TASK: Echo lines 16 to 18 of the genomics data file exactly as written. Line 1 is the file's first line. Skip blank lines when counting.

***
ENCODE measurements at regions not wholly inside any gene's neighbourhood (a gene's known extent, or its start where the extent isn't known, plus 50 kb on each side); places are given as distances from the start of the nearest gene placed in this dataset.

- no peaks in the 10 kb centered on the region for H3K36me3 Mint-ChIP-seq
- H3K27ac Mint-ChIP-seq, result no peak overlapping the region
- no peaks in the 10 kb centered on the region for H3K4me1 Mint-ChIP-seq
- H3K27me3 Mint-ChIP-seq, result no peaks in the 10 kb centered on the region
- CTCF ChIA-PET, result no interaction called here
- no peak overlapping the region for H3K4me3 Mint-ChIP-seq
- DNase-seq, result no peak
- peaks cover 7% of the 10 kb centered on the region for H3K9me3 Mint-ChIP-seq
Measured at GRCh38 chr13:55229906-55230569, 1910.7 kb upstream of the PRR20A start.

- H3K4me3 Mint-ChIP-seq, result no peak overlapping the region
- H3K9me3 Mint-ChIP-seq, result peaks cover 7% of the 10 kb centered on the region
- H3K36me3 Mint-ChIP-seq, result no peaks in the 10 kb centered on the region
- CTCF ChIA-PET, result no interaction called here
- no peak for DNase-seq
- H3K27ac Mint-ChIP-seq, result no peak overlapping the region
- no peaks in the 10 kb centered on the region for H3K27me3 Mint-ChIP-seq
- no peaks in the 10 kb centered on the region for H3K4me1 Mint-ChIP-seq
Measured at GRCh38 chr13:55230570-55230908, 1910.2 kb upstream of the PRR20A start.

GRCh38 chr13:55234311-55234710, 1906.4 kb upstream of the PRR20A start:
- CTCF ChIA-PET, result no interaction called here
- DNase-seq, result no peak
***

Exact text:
- H3K27ac Mint-ChIP-seq, result no peak overlapping the region
- no peaks in the 10 kb centered on the region for H3K27me3 Mint-ChIP-seq
- no peaks in the 10 kb centered on the region for H3K4me1 Mint-ChIP-seq